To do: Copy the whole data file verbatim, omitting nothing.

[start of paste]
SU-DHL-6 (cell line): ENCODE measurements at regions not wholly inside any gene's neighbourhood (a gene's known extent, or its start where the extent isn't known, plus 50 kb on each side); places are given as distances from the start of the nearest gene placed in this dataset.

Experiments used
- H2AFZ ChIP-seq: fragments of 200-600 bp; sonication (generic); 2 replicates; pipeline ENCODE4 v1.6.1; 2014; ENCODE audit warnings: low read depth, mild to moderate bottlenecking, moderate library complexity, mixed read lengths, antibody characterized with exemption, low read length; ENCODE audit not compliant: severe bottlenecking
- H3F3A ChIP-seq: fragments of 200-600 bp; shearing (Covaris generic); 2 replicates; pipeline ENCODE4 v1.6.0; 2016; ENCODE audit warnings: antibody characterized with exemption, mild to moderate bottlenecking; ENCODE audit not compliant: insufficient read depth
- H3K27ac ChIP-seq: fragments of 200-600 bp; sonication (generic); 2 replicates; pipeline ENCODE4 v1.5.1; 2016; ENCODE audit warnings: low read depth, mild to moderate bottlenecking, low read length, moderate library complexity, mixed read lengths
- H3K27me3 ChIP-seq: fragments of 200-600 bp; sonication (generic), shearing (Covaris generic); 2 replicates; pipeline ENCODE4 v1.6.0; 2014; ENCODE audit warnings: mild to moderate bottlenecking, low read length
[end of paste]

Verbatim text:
SU-DHL-6 (cell line): ENCODE measurements at regions not wholly inside any gene's neighbourhood (a gene's known extent, or its start where the extent isn't known, plus 50 kb on each side); places are given as distances from the start of the nearest gene placed in this dataset.

Experiments used
- H2AFZ ChIP-seq: fragments of 200-600 bp; sonication (generic); 2 replicates; pipeline ENCODE4 v1.6.1; 2014; ENCODE audit warnings: low read depth, mild to moderate bottlenecking, moderate library complexity, mixed read lengths, antibody characterized with exemption, low read length; ENCODE audit not compliant: severe bottlenecking
- H3F3A ChIP-seq: fragments of 200-600 bp; shearing (Covaris generic); 2 replicates; pipeline ENCODE4 v1.6.0; 2016; ENCODE audit warnings: antibody characterized with exemption, mild to moderate bottlenecking; ENCODE audit not compliant: insufficient read depth
- H3K27ac ChIP-seq: fragments of 200-600 bp; sonication (generic); 2 replicates; pipeline ENCODE4 v1.5.1; 2016; ENCODE audit warnings: low read depth, mild to moderate bottlenecking, low read length, moderate library complexity, mixed read lengths
- H3K27me3 ChIP-seq: fragments of 200-600 bp; sonication (generic), shearing (Covaris generic); 2 replicates; pipeline ENCODE4 v1.6.0; 2014; ENCODE audit warnings: mild to moderate bottlenecking, low read length